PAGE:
Android Security

Why You Shouldn’t Buy Huawei Phones If You Care About Privacy

Ryan Dube 13-09-2018

What would you say if I said that your Huawei phone could be spying on you? You’d probably call me a conspiracy theorist. But would you believe that the United States intelligence community feels the same way?


Whether you’ve had previous concerns, or are worried about the privacy of your own Huawei phone, here’s what you need to know.

Are Anti-Huawei Claims Protectionism?

Early in 2018, the head of six major US intelligence agencies issued a warning at a Senate Intelligence Committee hearing. They warned that US citizens shouldn’t use any commercial products offered by Chinese companies Huawei and ZTE.

Numerous tech media outlets dismissed claims from the intelligence community as nothing more than “protectionism”. Tech journalists claimed that there was no solid evidence supporting those claims.

In January of 2018, Motherboard tech journalist Karl Bode wrote that there’s no evidence to support the claims against Huawei:

“The problem: nobody has provided a shred of hard evidence that the company has done anything wrong, raising the question of whether this is glorified protectionism hiding behind the banner of national security.”

However, the US intelligence community isn’t the only government intelligence community to issue such warnings.


Governments Warn Against Huawei

Also in 2018, the U.K.’s National Cyber Security Centre advised telecommunication companies in the U.K. to avoid technology offered by Chinese firm ZTE. The reason? That state-owned ZTE presents a “risk to U.K. national security that could not be mitigated effectively or practicably.”

In 2016, an immigration officer at the Hong Kong consulate in Canada denied immigration applications for two Chinese Huawei employees. The consulate implied that there was evidence of espionage not available to the public. The denial letter stated:

“…there are reasonable grounds to believe that you are a member of the inadmissible class of persons described in section 34(1)(f) of the Immigration and Refugee Protection Act.”

Are these warnings really based on nothing at all? Or are they founded upon real intelligence evidence? History shows that there is reason to believe that Huawei phones are a very real personal and national security risk.

Huawei and the Communist Party

In the 2018 Senate Intelligence Committee hearing, FBI Director Chris Wray explained that much of the concern relates to the very unsettling relationship between all Chinese companies and the Chinese Communist Party.


Wray stated that the government was:

“…deeply concerned about the risks of allowing any company or entity that is beholden to foreign governments that don’t share our values to gain positions of power inside our telecommunications networks.”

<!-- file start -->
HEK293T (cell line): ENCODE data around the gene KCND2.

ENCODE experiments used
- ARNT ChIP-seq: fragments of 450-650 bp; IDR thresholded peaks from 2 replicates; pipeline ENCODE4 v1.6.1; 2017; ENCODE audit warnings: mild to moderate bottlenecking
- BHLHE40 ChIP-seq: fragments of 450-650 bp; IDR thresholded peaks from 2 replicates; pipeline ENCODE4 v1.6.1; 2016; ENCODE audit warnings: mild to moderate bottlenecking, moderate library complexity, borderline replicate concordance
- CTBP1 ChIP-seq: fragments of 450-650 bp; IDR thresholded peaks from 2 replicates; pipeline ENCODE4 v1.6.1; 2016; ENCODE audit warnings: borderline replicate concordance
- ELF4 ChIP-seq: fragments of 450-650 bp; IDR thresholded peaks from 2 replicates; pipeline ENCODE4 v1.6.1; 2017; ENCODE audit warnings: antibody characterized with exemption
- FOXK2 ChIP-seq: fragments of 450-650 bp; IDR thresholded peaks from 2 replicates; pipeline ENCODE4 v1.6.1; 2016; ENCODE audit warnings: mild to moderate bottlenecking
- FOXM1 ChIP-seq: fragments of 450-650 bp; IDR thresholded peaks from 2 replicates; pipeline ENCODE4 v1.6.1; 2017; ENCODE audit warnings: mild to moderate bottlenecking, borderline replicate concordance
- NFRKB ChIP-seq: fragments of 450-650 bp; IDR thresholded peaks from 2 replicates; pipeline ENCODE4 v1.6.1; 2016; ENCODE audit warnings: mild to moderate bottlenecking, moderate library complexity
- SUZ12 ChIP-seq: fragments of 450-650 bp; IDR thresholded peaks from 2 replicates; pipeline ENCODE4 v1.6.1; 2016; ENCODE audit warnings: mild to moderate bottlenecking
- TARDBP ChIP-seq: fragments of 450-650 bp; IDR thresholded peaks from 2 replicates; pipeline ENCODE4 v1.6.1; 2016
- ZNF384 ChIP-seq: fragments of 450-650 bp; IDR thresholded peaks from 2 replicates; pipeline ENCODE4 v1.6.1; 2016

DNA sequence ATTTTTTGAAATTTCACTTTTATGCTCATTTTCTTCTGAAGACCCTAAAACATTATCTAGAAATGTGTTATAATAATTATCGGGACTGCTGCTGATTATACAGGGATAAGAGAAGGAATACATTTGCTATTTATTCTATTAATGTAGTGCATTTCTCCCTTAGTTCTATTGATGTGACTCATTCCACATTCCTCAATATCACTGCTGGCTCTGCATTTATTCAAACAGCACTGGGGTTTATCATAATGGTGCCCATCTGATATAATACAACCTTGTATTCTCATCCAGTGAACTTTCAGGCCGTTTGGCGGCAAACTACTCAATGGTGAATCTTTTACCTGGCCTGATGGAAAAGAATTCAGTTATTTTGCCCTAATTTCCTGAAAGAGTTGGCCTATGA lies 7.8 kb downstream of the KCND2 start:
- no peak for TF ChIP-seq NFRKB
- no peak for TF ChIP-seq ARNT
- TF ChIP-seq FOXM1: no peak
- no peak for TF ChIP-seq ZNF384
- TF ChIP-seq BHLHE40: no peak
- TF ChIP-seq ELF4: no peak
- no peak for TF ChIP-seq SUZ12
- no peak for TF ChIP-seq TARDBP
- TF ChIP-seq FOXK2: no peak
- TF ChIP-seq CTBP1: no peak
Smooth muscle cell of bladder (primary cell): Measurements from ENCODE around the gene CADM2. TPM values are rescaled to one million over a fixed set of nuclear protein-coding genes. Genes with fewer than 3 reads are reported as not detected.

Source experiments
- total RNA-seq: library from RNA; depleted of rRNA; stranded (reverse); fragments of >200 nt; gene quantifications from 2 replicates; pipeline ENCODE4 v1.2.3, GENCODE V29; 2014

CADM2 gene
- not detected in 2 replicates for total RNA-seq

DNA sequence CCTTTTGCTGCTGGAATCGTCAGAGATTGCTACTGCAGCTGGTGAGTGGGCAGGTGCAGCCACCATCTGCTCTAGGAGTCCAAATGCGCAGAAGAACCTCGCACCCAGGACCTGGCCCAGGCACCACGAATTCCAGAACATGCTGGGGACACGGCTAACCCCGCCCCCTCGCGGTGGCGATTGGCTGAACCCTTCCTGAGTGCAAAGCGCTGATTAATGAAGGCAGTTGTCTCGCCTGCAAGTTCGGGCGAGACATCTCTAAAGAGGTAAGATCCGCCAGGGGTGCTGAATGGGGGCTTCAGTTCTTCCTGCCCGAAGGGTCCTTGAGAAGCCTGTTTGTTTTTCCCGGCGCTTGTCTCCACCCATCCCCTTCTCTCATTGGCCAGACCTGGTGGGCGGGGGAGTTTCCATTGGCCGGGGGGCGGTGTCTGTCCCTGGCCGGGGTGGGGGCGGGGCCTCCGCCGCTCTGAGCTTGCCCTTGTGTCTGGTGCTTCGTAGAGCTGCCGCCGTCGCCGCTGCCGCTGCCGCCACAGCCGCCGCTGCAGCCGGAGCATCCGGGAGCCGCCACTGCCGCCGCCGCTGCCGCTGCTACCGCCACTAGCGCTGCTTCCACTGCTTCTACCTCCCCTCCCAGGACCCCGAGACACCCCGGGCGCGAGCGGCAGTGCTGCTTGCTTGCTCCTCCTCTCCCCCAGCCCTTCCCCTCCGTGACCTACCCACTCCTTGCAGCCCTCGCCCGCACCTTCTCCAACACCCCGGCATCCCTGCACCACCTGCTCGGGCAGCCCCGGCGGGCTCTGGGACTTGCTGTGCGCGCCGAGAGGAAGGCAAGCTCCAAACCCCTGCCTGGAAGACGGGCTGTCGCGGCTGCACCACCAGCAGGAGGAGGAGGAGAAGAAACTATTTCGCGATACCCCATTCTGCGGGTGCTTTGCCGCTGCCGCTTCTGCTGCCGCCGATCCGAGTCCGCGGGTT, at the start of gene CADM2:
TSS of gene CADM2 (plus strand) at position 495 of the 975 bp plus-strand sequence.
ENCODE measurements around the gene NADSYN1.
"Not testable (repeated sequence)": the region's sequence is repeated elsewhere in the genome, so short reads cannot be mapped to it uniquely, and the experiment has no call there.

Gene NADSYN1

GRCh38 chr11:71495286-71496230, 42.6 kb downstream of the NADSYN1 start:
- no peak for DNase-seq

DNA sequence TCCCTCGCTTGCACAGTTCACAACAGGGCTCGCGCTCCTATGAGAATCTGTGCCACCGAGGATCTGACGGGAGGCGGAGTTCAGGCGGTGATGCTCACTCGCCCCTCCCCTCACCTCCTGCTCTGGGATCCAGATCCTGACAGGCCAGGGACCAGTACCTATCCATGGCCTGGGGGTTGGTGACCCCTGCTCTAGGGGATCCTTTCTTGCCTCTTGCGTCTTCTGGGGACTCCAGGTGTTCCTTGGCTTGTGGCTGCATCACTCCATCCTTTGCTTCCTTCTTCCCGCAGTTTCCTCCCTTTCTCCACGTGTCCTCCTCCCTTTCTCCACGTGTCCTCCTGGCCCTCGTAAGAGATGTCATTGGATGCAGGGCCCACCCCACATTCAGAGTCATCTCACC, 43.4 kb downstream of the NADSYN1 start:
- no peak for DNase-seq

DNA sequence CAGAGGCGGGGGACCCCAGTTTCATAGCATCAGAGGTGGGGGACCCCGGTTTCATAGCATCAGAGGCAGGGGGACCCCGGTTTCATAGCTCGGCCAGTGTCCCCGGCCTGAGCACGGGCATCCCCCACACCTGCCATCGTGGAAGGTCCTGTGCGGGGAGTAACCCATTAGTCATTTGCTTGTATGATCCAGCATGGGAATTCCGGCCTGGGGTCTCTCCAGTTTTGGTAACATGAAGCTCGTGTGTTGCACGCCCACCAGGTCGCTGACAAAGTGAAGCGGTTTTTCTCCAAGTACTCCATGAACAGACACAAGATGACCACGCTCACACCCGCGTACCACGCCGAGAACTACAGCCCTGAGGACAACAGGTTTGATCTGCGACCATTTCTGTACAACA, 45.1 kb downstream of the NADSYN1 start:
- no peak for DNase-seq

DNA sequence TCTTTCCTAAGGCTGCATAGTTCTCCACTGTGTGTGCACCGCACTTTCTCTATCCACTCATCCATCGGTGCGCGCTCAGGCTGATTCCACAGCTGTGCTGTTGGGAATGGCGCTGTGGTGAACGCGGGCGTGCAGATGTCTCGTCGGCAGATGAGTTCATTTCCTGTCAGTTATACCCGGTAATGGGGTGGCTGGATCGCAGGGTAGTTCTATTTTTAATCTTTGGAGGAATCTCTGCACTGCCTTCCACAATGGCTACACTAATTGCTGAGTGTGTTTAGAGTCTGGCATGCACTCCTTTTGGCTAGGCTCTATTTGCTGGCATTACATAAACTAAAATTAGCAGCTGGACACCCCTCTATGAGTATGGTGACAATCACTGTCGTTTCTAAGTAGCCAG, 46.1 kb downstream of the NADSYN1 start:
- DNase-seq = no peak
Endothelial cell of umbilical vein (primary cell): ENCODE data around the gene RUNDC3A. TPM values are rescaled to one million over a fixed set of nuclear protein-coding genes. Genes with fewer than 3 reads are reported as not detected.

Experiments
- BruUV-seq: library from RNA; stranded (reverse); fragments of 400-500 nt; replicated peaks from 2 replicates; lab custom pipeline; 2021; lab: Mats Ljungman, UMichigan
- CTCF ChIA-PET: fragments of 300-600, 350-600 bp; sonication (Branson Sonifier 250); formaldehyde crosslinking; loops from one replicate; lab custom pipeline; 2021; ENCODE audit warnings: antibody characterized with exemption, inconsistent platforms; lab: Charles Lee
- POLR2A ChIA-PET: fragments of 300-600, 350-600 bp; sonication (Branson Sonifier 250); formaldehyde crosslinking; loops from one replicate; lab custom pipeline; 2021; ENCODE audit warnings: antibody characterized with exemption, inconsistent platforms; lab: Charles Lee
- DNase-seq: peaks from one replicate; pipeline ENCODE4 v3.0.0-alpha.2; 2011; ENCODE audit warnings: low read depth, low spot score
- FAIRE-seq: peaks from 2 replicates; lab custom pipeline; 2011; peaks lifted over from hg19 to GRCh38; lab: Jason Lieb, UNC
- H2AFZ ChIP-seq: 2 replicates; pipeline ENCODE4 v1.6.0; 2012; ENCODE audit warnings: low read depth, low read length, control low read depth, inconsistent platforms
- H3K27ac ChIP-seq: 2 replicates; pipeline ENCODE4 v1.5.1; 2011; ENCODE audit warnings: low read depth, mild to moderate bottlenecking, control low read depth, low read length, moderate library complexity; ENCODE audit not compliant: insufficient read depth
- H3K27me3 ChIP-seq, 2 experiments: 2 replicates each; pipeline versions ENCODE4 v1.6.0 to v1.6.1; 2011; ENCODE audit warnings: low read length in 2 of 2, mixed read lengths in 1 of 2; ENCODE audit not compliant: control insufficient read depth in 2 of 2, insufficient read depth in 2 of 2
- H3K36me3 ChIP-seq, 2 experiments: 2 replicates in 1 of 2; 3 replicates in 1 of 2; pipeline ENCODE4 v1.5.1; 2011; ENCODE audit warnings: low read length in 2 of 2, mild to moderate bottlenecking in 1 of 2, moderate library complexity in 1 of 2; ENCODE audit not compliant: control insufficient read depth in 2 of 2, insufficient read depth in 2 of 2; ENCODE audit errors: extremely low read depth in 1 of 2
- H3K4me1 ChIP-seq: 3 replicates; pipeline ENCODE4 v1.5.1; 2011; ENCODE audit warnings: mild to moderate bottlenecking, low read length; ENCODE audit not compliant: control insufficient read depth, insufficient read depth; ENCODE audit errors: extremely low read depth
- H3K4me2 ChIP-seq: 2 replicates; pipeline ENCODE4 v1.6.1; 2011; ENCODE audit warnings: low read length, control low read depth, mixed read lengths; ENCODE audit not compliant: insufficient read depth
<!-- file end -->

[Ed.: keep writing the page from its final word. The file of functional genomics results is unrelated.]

The statement “beholden to foreign governments” is a reference to a Communisty Party law that requires all Chinese companies to work for State intelligence agencies if requested. The Communist Party often writes itself into company law, and there’s nothing the company or investors can do about it.

This means that if Huawei were to acquire control over a large part of the telecommunications market in the Western world, the Chinese intelligence community could potentially have access to user data. It could also intercept, or even shut down, all communications from those devices.

The risk is apparently high enough that the Pentagon bans the sale or use of Huawei or ZTE phones on US military bases. Pentagon spokesman Maj. Dave Eastburn hinted that intelligence communities have substantial evidence of a serious threat. He told Fox News, “For security reasons, I can’t get into the technical aspects of potential threats.”


The Canadian government may not be as vocal as the US intelligence community on the matter. But according to Global News, these same devices are also banned from use on Canadian military bases.

Huawei Is Not an Innocent Victim

Tech journalists writing that animosity toward Huawei is unfounded are overlooking the history. There is in fact evidence that justifies avoiding the use of Huawei, KTE, or any other Chinese-made telecommunication products:

  • The CEO and founder of Huawei, Ren Zhengfei, joined the Communist Party in 1978. He was also a high ranking member in the engineer corps for China’s People’s Liberation Army (PLA).
  • In 2016, numerous Chinese phones, including one branded as “Blu”, were infected with third-party firmware from Shanghai Adups Technology. That software transmitted user data back to Chinese servers.
  • In 2012, a group of former intelligence officers known as the Langley Intelligence Group Network (LIGNET) published a surpising report. According to the group, “a sensitive LIGNET source associated with Huawei” reported that Huawei had used an “undisclosed electronic backdoor that allowed it remote access to the company’s equipment without permission.”
  • In 2014, a Huawei engineer was caught hacking a mobile tower in Andhra Pradesh. This compromised the Indian government owned Bharat Sanchar Nigam’s (BSNL) network.